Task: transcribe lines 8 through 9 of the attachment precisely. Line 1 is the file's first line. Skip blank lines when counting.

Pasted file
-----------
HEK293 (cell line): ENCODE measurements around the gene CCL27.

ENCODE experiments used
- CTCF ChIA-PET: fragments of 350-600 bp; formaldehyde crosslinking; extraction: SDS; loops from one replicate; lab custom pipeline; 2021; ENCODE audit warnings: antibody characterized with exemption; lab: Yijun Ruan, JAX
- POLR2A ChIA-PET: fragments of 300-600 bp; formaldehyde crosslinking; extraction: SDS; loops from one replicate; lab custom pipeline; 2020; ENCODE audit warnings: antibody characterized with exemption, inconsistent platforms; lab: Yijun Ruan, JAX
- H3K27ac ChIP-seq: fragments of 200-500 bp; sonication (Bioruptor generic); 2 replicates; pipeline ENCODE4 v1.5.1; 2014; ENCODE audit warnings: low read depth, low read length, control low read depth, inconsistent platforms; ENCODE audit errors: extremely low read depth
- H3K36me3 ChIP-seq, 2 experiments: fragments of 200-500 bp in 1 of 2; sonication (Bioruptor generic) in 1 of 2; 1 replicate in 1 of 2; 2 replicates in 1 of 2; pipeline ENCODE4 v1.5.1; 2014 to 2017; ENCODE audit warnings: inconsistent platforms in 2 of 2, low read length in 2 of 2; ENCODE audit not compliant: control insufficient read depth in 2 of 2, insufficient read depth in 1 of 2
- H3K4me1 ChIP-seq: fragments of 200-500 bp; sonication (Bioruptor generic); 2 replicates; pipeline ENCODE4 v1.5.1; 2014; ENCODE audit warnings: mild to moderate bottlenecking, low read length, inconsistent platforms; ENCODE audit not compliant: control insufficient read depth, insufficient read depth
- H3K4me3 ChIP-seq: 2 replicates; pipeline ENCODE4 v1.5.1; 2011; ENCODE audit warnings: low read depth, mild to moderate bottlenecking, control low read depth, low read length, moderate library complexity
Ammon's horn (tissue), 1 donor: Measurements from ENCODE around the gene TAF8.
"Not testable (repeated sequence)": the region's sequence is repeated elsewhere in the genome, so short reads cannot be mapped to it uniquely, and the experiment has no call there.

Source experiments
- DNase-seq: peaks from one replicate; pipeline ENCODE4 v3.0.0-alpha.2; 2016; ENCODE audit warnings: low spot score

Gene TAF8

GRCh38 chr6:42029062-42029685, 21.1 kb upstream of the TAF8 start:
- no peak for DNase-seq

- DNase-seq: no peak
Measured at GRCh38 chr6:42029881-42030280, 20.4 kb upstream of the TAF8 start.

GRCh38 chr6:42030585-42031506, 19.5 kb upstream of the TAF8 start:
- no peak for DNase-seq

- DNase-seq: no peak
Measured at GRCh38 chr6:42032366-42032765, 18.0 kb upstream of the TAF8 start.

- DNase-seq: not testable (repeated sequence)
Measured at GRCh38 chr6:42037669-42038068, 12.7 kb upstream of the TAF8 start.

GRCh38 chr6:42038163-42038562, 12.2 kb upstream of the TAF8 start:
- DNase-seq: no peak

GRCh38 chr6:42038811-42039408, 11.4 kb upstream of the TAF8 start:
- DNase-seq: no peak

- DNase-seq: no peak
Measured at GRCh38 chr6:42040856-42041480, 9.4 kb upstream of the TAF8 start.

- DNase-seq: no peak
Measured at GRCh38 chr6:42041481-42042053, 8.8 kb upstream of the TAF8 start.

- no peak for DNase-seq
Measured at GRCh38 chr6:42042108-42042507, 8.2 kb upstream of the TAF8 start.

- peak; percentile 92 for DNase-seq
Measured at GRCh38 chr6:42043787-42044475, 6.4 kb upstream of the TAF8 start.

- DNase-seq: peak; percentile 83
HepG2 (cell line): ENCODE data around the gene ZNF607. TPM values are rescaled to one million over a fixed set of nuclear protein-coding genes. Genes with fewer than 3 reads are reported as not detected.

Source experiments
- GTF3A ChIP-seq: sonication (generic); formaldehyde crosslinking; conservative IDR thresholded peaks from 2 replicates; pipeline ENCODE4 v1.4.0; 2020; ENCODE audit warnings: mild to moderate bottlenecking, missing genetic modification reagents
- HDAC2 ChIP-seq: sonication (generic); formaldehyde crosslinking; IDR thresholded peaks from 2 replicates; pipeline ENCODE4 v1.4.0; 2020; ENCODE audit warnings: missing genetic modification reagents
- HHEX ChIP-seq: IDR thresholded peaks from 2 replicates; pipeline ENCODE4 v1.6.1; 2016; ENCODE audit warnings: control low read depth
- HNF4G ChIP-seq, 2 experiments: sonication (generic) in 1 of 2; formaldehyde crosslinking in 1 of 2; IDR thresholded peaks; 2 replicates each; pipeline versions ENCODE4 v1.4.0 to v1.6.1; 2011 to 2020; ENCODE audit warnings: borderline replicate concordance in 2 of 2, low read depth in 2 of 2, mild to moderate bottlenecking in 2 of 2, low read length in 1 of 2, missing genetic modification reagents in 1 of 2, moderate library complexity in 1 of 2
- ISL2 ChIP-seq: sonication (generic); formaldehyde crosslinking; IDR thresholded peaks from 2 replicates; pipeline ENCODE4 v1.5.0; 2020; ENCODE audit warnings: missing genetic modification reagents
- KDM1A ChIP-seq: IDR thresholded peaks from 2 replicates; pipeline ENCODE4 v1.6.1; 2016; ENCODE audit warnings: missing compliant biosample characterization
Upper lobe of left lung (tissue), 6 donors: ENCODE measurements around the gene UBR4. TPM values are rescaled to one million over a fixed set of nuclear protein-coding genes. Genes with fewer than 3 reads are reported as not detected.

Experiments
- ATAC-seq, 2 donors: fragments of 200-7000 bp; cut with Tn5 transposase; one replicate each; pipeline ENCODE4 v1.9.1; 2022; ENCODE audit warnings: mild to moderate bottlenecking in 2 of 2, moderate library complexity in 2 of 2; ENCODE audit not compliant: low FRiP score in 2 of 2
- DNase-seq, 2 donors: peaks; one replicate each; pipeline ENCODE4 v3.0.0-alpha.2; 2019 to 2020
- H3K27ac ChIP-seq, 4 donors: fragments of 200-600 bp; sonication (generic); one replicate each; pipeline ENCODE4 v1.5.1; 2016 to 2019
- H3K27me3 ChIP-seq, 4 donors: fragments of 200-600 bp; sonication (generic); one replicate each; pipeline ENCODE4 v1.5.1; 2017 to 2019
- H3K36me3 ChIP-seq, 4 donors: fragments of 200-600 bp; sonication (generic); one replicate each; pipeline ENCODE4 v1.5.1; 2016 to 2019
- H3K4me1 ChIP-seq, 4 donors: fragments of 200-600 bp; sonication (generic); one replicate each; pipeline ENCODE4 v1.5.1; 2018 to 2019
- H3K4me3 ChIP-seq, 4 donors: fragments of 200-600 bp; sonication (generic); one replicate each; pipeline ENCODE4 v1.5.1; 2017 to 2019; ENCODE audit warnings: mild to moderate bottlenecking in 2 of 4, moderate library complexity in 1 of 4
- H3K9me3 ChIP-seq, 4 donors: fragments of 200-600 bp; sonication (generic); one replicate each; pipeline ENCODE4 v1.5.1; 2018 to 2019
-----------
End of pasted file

- H3K4me3 ChIP-seq: 2 replicates; pipeline ENCODE4 v1.5.1; 2011; ENCODE audit warnings: low read depth, mild to moderate bottlenecking, control low read depth, low read length, moderate library complexity
Ammon's horn (tissue), 1 donor: Measurements from ENCODE around the gene TAF8.